Chicago-based bank disappoints investors

Posted on January 17, 2013



Northern Trust Bank in downtown Chicago.
Sonali Basak/MEDILL

Northern Trust Corp. disappointed Wall Street by reporting lower than expected fourth quarter earnings Wednesday, as the Chicago-based trust bank saw a big drop-off in profits at its foreign-exchange trading group.

“While we are pleased with our performance and growth in 2012, we are not satisfied with our returns,” Chief Financial Officer Michael Grady told analysts in a conference call. “Our focus is to keep executing on our strategies in 2013.”

Investors weren’t satisfied, either: In New York StockExchange trading Wednesday, Northern shares dropped $3.03, or 5.7 percent, to close at $49.78.

In the latest quarter,  Northern Trust had net earnings of $167.7 million, or 69 cents per diluted share, a 29 percent increase from the year-ago quarter’s $130.2 million, or 53 cents per diluted share. Grady said expanding new business activity and higher markets contributed to this growth, but were offset by reduced currency-market volatility that squeezed trading profits.
The net per-share results fell six cents short of the 75 cents analysts surveyed by Yahoo Finance were expecting.


Northern Trust (in blue) stocks fell below competitors State Street Corporation (green) and Bank of New York Mellon (red). Above graph shows Wednesday stock.
(Source: Yahoo finance)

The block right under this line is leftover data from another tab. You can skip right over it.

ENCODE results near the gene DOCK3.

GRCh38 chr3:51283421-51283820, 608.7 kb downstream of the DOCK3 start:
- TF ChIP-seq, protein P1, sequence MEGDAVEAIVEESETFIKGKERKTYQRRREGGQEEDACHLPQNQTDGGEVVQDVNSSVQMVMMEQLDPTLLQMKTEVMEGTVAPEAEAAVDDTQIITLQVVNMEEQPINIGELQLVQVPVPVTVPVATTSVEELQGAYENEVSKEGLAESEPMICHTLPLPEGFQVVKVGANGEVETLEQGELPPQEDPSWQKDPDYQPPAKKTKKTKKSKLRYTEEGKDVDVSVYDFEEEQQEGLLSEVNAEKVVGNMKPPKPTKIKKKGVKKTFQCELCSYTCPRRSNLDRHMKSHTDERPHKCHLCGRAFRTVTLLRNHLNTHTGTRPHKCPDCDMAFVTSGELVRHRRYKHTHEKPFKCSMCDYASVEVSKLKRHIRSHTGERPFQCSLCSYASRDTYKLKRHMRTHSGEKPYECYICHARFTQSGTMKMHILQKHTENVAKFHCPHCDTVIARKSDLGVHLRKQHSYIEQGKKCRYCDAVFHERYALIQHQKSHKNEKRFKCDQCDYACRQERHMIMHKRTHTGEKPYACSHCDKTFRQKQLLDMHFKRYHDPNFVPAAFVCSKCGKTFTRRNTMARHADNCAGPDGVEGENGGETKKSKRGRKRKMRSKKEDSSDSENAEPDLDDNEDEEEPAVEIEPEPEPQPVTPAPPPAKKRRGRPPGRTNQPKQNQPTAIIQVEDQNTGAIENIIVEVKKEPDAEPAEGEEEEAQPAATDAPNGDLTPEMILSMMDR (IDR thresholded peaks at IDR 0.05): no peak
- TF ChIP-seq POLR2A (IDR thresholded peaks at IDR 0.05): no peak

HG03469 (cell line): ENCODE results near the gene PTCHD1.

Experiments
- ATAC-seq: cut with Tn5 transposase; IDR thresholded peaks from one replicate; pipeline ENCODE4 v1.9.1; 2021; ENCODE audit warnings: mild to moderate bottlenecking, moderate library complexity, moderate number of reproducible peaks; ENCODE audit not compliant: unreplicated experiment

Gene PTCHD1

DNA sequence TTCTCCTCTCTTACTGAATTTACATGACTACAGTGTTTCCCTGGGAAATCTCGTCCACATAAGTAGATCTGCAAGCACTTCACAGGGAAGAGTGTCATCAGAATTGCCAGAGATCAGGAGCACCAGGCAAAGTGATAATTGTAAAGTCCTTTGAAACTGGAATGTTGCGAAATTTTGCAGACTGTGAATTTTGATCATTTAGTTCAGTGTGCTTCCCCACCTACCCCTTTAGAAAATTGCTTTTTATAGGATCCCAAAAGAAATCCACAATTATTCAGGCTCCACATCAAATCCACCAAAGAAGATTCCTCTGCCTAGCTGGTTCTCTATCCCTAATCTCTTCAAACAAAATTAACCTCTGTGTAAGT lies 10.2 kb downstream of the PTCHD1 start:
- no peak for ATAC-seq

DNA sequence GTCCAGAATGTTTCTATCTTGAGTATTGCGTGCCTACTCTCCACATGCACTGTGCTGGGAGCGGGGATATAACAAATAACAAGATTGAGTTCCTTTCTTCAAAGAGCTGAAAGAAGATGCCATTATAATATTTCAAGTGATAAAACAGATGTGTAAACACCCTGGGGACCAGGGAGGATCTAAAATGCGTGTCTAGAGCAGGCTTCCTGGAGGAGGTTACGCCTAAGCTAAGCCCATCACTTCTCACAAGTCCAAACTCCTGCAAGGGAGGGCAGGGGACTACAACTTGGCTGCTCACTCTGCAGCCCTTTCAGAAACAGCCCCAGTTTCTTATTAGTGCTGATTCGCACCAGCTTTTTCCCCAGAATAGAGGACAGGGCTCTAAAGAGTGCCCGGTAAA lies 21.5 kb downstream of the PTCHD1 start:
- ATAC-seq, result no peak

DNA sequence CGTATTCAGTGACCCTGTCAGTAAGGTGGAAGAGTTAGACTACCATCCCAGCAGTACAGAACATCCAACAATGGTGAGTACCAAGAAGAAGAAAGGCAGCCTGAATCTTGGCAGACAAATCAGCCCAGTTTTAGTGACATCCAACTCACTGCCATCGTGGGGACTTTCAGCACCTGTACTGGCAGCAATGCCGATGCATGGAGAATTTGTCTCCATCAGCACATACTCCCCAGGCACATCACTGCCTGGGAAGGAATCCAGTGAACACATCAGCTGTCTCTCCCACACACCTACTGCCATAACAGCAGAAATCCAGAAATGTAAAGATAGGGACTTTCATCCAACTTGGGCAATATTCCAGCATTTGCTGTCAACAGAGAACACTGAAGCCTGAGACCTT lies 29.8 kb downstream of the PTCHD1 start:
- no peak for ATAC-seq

Grady said certain aspects of the macroeconomic environment, such as low interest rates and low volatility, will likely continue. “Given we can’t predict them, our objective is to anticipate them the best we can and execute our strategy,” the executive said.

The less-volatile market conditions took a toll on Northern’s foreign exchange trading operation: in the latest quarter the group’s earnings tumbled 43 percent to $40.8 million. That performance was in line with a rival’s results, also released Wednesday.


Northern Trust (blue) and competing banks have shown increasing value in stock over the past year.
(Source: Yahoo Finance)

Bank of New York Mellon Corp. similarly saw a 39 percent decline in profitability from foreign exchange trades.  Nonetheless, Bank of New York’s net income climbed 23 percent to $622 million, or 53 cents a share.   Gerald Hassell, the corporation’s CEO, emphasized in a Wednesday conference call the need to “continue managing risk.”

Northern Trust and Bank of New York Mellon have both benefited from higher activity in equity markets and new businesses and have reported increased earnings for the overall year. Northern Trust performance “continued to reflect the solid core trust fee growth amidst a challenging operating environment,” said Frederick Waddell, Northern Trust CEO.

Trust, investment, and other servicing fees, which composes the bulk of Northern’s earnings, grew to $622.6 million from $541.5 million in the year-ago period, a 15 percent increase.

For the full year, Northern Trust had net income of $687.3 million, or $2.81 per share, up from the prior year’s $603.6 million, or $2.47 per share.